## 352 - AP Statistics

**Grades offered: **12

**Prerequisites:** Honors Geometry & Honors Algebra 2

AP Statistics is an introductory college-level statistics course that introduces students to the major concepts and tools for collecting, analyzing, and drawing conclusions from data. Students cultivate their understanding of statistics using technology, investigations, problem solving, and writing as they explore concepts like variation and distribution; patterns and uncertainty; and data-based predictions, decisions, and conclusions.

## 353 - AP Calculus AB

**Grades Offered**: 11, 12

**Prerequisites:** “B+” in Advanced Algebra II and Trigonometry, endorsement of the teacher, approval of department leader.

To be successful in this course, the student should have a strong background in Algebra, Geometry, Functions, Trigonometry, the Unit Circle and the Graphing Calculator. The student should also have shown the ability to reason mathematically, to apply mathematical concepts and processes to solve complex problems, and be able to explain and justify the thinking underlying their work. The student is introduced to the concepts of differential and integral calculus. Differentiation and integration of algebraic and transcendental (trigonometric, exponential and logarithmic) functions is emphasized along with the fundamental applications of these operations. The course emphasizes a multi-representational approach to calculus, with concepts, results, and problems being expressed graphically, numerically, analytically, and verbally. The focus of the course is neither manipulation nor memorization of an extensive taxonomy of functions, curves, theorems, or problem types. Through the use of the unifying themes of derivatives, integrals, limits, approximation, and applications and modeling, the course becomes a cohesive whole rather than a collection of unrelated topics.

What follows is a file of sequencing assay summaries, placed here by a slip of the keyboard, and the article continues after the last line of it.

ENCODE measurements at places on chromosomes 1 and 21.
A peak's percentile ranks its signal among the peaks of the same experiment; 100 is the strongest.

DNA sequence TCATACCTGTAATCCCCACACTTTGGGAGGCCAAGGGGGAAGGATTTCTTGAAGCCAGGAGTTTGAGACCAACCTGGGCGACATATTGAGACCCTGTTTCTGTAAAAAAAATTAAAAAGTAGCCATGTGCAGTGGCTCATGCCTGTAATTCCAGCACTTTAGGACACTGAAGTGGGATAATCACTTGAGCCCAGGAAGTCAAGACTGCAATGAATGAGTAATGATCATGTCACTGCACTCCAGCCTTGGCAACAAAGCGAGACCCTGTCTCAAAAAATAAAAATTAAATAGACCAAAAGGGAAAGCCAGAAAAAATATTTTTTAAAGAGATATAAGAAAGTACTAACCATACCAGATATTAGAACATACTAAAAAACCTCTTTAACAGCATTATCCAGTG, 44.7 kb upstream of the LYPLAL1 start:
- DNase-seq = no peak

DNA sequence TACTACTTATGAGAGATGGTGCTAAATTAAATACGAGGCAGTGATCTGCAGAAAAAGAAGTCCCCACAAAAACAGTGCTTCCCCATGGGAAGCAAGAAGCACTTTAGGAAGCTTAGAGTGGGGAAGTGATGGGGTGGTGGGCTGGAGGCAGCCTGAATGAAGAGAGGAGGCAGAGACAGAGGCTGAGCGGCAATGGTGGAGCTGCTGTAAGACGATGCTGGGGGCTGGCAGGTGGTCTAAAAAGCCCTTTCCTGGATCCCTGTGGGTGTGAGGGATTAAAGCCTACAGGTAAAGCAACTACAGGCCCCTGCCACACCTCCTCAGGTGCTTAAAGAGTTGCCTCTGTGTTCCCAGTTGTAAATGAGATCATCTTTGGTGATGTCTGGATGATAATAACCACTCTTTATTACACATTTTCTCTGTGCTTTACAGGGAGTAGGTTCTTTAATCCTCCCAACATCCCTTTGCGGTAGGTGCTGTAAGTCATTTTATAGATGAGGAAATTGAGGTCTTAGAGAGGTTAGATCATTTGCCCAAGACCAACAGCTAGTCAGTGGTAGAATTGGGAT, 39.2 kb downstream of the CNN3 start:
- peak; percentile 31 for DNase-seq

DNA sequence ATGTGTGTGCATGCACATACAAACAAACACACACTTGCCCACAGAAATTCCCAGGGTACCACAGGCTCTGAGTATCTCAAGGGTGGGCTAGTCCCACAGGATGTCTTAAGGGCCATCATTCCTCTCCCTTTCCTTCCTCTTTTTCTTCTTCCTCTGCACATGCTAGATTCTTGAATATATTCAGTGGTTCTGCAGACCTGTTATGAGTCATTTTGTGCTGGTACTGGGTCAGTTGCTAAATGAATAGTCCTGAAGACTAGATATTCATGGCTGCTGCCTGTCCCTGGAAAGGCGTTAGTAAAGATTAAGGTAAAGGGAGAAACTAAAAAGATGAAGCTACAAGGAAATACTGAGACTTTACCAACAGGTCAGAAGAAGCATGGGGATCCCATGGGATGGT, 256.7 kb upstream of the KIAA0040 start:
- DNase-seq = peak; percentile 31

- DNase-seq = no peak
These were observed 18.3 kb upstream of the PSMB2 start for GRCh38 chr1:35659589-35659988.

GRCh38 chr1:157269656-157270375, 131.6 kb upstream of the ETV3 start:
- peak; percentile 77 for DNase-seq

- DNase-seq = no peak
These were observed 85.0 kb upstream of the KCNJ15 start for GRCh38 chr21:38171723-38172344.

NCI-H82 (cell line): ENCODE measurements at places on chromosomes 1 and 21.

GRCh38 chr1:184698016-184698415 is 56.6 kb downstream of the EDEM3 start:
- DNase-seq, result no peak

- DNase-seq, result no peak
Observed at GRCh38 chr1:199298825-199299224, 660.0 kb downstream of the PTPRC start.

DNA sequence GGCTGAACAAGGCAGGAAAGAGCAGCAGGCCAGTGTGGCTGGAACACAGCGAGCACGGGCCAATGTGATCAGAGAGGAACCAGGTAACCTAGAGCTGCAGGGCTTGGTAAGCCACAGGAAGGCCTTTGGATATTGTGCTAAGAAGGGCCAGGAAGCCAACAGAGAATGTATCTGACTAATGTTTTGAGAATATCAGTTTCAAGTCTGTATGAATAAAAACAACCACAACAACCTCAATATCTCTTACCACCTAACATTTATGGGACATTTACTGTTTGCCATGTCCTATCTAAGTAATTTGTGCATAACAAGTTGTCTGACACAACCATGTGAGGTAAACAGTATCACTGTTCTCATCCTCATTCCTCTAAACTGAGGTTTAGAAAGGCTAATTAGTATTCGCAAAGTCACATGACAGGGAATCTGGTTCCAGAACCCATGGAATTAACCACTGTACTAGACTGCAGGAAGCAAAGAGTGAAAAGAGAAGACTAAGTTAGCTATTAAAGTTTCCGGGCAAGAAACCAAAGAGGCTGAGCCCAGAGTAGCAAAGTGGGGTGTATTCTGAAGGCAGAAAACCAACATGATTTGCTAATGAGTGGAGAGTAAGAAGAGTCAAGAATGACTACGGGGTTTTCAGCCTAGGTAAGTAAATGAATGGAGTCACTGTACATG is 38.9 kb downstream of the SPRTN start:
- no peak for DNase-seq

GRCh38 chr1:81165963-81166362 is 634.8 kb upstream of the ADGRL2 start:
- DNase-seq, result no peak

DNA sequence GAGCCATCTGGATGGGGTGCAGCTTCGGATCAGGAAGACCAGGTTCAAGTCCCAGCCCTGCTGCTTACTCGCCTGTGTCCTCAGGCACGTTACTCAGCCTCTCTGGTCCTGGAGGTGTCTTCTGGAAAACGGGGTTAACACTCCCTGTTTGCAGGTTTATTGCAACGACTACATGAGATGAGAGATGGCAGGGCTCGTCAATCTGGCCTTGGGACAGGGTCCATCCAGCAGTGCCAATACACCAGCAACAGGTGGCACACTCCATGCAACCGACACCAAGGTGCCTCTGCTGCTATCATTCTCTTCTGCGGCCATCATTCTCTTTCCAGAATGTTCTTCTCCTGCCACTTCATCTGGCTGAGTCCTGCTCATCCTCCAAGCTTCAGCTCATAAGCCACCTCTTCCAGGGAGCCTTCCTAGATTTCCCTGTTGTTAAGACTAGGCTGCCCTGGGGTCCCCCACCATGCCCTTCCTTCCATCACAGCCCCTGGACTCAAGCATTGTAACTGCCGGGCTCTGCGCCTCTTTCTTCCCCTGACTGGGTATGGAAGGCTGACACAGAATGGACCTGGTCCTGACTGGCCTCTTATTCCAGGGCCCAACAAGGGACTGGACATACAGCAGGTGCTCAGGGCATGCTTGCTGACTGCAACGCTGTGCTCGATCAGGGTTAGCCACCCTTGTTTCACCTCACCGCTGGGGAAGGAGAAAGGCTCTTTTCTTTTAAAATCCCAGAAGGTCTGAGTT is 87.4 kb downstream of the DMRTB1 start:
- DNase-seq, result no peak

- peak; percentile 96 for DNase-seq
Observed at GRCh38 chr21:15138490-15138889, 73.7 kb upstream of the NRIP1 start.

## 355 - AP Calculus BC

**Grade Offered:** 12

**Prerequisites:** “B+” in Advanced Placement Calculus AB, endorsement of the teacher, approval of department leader.

To be successful in this course, students should have mastered the following: know the unit circle and basic trigonometric identities; basic integration and differentiation methods of most basic function types; know and be able to use basic approximation methods (such as local linear approximation); be able to work with functions analytically, numerically, verbally, and graphically; be comfortable with the use of a graphing calculator. This course is an extension of Calculus AB rather than an enhancement, intended to be both challenging and demanding. The course emphasizes a multi-representational approach to calculus, with concepts, results, and problems being expressed geometrically, numerically, analytically, and verbally. Topics include parametric, polar, and vector functions, and analysis of their curves, numerical solutions of differential equations using Euler’s Method, L’Hopital’s Rule, including its use in determining limits and convergence of improper integrals and series. In addition, methods of integration, logistic differential equations, polynomial approximations and series, and applications of integration, including arc length and finding the area of a region bounded by polar curves.